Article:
Alex returns with an insight into a totally normal TV Party. Look out for Part Two on Wednesday.
With a final-half turn of the key, the car fell silent and the young man in the driver’s seat fell out of view, returning moments later with his rucksack in his hand and a cigarette between his lips. The car’s engine cooled, sounded like crickets in a field after dark, and he waited a few moments until the sound ceased. It was a little after six o’clock, and tonight he was hosting a TV party, just like the Black Flag song.
The impetus for the evening had been a short conversation, midweek, about the pain of having to enjoy oneself in the company of those you have few, if any, real associations with. The man’s friend, Cathode, had recently lost a great deal of money in tenuous circumstances. He claimed he owed money to various high-flying gamblers in far-corners of North-West London, but unless he was nocturnal, there was little time for Cathode to spend time with these people. The games, they said, went on for days, and those who saw the poker through emerged from the dark rooms carrying what little of themselves there was left. Cathode was always well-groomed, taking constant care to part his hair in exactly the same place each day. It was assumed his financial losses were linked to his greatest love of all: Magic the Gathering.
The young man’s name was Bulb. Bulb delivered flowers to widows from young admirers and hangers-on. He ran a business that made just enough to cover his expenses, so long as his car held itself together and he based all his meals around couscous. Bulb, like Cathode, was watching each penny he came to possess and so suggested the idea of a TV Party, where the guests brought along their own alcohol and everyone simply covered whatever else they wanted to consume. Bulb offered to put together a programme for the evening’s festivities, whilst Cathode took charge of invites. On that arctic November evening, Bulb took himself to Waitrose to buy his own beer, and in the process, got sucked into a deal offering two pizzas for a fiver.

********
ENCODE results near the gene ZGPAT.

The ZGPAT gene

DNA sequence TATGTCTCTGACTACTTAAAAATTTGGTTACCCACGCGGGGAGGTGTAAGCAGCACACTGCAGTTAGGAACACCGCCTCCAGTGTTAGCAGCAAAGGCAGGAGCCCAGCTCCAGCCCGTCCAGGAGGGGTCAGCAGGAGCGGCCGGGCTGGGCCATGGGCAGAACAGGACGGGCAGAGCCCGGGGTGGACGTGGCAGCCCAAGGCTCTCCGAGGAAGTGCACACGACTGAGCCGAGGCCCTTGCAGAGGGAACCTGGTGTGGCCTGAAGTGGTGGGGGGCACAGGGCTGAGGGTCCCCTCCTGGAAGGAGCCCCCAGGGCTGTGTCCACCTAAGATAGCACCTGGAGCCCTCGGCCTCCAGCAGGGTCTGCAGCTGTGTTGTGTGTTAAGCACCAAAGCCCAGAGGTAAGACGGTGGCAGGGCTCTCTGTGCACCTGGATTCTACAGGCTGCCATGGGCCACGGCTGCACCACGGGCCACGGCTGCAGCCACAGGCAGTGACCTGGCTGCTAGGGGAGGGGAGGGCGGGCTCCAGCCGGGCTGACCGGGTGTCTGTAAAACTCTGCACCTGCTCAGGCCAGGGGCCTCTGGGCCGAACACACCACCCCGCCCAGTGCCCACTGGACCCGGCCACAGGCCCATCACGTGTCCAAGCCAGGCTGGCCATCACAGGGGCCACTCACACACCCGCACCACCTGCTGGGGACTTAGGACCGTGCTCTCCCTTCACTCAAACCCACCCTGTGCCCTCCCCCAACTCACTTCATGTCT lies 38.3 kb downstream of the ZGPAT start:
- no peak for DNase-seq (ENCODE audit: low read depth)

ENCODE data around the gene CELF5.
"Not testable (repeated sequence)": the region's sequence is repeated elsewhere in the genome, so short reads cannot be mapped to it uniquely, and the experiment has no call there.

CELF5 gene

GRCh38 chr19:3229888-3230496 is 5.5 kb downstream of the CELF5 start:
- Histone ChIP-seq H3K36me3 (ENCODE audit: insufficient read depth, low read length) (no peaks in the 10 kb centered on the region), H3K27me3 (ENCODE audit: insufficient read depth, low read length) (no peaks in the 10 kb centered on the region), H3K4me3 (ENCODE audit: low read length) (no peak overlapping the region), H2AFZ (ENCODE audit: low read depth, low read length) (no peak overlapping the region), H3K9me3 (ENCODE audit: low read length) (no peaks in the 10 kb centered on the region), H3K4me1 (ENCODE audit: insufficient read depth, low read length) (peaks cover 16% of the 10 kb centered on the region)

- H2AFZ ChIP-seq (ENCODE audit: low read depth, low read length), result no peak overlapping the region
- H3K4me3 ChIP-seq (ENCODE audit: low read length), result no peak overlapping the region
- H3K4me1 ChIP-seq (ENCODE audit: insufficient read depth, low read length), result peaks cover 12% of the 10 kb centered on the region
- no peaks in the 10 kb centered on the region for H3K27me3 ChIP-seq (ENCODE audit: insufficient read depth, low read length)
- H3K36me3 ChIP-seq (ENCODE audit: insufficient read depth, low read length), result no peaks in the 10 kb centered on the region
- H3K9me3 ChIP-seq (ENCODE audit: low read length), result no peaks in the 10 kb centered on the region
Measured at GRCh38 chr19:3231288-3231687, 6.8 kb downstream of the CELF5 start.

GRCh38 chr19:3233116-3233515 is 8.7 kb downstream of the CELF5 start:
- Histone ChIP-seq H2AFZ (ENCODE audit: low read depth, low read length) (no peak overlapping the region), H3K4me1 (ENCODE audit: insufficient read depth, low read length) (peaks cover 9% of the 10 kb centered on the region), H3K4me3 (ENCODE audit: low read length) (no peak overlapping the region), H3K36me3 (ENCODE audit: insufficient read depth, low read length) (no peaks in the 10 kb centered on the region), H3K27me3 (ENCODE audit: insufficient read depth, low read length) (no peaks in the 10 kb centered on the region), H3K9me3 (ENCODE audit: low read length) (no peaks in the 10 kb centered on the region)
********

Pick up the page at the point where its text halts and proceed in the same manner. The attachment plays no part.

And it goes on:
The programme handed out to the six people in attendance was as follows:
- England vs. Scotland – World Cup International Qualifier
- Have I Got News For You – Charlie Brooker Guest Presenting
- South Park Season 20 Episode 7 – ‘Oh, Jeez’
- YouTube Intermission – Play Your Favourite YouTube Videos
- Star Wars Episode V: The Empire Strikes Back
The guests were pre-warned. There was to be no deviation from the schedule. Both Cathode and Bulb had committed to the order of the evening. Anybody unable to maintain focus would be reminded of their commitment to the night. There was to be no talking over key moments, unless absolutely necessary, like in the case of say a fire, or some kind of medical emergency that required professional assistance. What follows is an account from the personal diary of Bulb. In it, he documents each portion of the evening, how each part was received by its audience and how entertaining each episode was. Any mistakes are his own, as I’ve endeavoured to present it to you unfiltered, so as to be an honest and true narrator, as opposed to an intermediary
1. England vs. Scotland – World Cup International Qualifier
Watching England, like cuckolding, is a complex experience. At times it can be extremely enjoyable, pleasurable even, for the viewer, a fluid and fascinating watch that keeps you on edge at all times, awaiting the next big development. Yes, there is jealousy – these boys get payslips with tax deductions larger than your average yearly earnings. But you respect their ability and their prowess. You may find yourself angry – England have, at many points, taken complete advantage of their fans, the viewers, by promising so much and yet delivering so little. The whole three-way experience is an unequal one, but the viewer accepts this for what it is, so long as they receive some form of gratification.